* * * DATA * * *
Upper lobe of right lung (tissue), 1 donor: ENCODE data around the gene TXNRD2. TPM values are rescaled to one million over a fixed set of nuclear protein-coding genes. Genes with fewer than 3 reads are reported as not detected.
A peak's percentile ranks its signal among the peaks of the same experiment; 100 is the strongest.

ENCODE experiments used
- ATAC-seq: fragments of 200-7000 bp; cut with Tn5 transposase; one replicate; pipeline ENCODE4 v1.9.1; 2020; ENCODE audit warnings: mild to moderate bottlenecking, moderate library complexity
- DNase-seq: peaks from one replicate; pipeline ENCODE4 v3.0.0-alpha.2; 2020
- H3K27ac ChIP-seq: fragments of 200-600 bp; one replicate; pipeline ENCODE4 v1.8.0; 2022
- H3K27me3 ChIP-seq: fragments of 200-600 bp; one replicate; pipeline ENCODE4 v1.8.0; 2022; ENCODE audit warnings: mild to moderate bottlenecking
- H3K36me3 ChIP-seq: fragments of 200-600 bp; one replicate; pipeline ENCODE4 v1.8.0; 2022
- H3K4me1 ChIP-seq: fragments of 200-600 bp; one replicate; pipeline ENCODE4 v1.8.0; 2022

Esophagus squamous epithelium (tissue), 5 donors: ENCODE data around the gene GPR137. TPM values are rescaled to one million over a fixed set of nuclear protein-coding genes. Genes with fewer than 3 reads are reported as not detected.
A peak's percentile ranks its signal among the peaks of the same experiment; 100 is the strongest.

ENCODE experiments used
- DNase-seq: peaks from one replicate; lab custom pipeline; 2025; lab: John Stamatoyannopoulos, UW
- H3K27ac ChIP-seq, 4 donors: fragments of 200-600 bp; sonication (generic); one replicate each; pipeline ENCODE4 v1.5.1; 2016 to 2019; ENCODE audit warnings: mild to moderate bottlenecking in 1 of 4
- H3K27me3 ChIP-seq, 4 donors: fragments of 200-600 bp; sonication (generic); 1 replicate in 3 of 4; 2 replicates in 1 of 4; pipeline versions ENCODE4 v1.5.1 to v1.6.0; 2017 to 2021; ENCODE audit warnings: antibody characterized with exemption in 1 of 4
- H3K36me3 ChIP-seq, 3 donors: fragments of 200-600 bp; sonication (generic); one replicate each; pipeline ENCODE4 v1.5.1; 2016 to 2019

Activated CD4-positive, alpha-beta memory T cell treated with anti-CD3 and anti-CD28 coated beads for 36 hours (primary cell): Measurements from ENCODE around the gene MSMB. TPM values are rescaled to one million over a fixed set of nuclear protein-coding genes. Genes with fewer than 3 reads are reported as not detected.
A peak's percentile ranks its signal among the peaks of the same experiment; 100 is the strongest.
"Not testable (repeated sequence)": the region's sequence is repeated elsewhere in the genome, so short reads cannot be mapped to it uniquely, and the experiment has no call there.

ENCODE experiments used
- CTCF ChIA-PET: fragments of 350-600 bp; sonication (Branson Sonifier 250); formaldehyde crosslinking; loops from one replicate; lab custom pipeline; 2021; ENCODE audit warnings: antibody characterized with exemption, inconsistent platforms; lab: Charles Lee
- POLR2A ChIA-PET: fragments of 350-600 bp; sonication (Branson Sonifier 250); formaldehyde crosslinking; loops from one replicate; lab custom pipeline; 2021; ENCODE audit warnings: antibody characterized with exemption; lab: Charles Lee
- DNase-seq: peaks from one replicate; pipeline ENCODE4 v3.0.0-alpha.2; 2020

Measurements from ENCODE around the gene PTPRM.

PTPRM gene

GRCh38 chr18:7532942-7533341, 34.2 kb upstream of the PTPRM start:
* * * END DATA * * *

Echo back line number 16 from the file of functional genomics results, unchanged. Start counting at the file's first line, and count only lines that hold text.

- H3K36me3 ChIP-seq, 3 donors: fragments of 200-600 bp; sonication (generic); one replicate each; pipeline ENCODE4 v1.5.1; 2016 to 2019